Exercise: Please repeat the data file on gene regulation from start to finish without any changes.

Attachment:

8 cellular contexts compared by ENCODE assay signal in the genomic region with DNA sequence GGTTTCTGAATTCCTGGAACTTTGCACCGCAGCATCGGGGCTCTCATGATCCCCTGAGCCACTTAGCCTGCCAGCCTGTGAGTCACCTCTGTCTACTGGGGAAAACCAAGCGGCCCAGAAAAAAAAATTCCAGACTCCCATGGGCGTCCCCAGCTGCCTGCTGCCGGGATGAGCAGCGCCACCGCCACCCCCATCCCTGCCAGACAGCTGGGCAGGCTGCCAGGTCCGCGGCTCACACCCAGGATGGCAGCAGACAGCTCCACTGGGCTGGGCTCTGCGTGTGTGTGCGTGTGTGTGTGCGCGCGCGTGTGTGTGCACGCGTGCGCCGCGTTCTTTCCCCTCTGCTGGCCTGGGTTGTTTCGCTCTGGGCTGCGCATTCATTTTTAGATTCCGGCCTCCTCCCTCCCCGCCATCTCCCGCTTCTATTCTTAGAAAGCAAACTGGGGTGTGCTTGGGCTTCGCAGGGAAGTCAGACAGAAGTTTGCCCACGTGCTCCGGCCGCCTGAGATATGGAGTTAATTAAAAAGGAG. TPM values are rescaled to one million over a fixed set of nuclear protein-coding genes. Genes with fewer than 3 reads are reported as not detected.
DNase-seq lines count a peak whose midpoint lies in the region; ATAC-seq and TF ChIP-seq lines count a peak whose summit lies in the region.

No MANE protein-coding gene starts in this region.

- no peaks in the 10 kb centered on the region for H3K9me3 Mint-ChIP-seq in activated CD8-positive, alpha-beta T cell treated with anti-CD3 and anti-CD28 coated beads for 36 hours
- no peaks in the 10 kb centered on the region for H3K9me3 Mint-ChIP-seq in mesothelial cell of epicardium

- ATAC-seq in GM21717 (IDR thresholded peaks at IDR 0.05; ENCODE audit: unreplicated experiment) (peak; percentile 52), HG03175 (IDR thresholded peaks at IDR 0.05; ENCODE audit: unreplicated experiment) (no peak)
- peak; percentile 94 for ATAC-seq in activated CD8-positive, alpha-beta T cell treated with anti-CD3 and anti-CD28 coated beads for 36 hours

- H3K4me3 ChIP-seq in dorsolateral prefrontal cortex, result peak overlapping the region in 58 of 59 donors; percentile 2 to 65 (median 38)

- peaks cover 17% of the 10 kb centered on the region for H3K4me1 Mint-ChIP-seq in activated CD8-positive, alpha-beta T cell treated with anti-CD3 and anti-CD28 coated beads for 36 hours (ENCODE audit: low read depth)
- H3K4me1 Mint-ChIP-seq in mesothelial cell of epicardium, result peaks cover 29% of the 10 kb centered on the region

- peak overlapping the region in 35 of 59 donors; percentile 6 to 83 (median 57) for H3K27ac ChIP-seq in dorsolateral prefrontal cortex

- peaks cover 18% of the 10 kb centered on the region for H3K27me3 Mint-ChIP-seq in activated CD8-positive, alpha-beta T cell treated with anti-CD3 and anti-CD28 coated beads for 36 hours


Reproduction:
8 cellular contexts compared by ENCODE assay signal in the genomic region with DNA sequence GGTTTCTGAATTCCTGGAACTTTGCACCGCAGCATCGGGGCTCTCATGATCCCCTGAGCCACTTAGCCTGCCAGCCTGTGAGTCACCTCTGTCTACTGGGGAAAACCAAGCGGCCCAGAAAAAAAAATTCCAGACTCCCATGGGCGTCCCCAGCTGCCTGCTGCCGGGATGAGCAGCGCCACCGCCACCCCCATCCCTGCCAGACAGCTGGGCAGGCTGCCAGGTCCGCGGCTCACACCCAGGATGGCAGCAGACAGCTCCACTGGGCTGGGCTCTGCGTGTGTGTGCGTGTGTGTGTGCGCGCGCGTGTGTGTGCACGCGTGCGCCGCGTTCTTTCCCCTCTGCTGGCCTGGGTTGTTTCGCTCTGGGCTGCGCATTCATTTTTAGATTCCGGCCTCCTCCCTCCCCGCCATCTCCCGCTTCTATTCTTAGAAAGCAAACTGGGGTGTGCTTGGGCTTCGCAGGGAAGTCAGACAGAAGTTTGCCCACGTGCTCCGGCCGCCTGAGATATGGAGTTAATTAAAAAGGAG. TPM values are rescaled to one million over a fixed set of nuclear protein-coding genes. Genes with fewer than 3 reads are reported as not detected.
DNase-seq lines count a peak whose midpoint lies in the region; ATAC-seq and TF ChIP-seq lines count a peak whose summit lies in the region.

No MANE protein-coding gene starts in this region.

- no peaks in the 10 kb centered on the region for H3K9me3 Mint-ChIP-seq in activated CD8-positive, alpha-beta T cell treated with anti-CD3 and anti-CD28 coated beads for 36 hours
- no peaks in the 10 kb centered on the region for H3K9me3 Mint-ChIP-seq in mesothelial cell of epicardium

- ATAC-seq in GM21717 (IDR thresholded peaks at IDR 0.05; ENCODE audit: unreplicated experiment) (peak; percentile 52), HG03175 (IDR thresholded peaks at IDR 0.05; ENCODE audit: unreplicated experiment) (no peak)
- peak; percentile 94 for ATAC-seq in activated CD8-positive, alpha-beta T cell treated with anti-CD3 and anti-CD28 coated beads for 36 hours

- H3K4me3 ChIP-seq in dorsolateral prefrontal cortex, result peak overlapping the region in 58 of 59 donors; percentile 2 to 65 (median 38)

- peaks cover 17% of the 10 kb centered on the region for H3K4me1 Mint-ChIP-seq in activated CD8-positive, alpha-beta T cell treated with anti-CD3 and anti-CD28 coated beads for 36 hours (ENCODE audit: low read depth)
- H3K4me1 Mint-ChIP-seq in mesothelial cell of epicardium, result peaks cover 29% of the 10 kb centered on the region

- peak overlapping the region in 35 of 59 donors; percentile 6 to 83 (median 57) for H3K27ac ChIP-seq in dorsolateral prefrontal cortex

- peaks cover 18% of the 10 kb centered on the region for H3K27me3 Mint-ChIP-seq in activated CD8-positive, alpha-beta T cell treated with anti-CD3 and anti-CD28 coated beads for 36 hours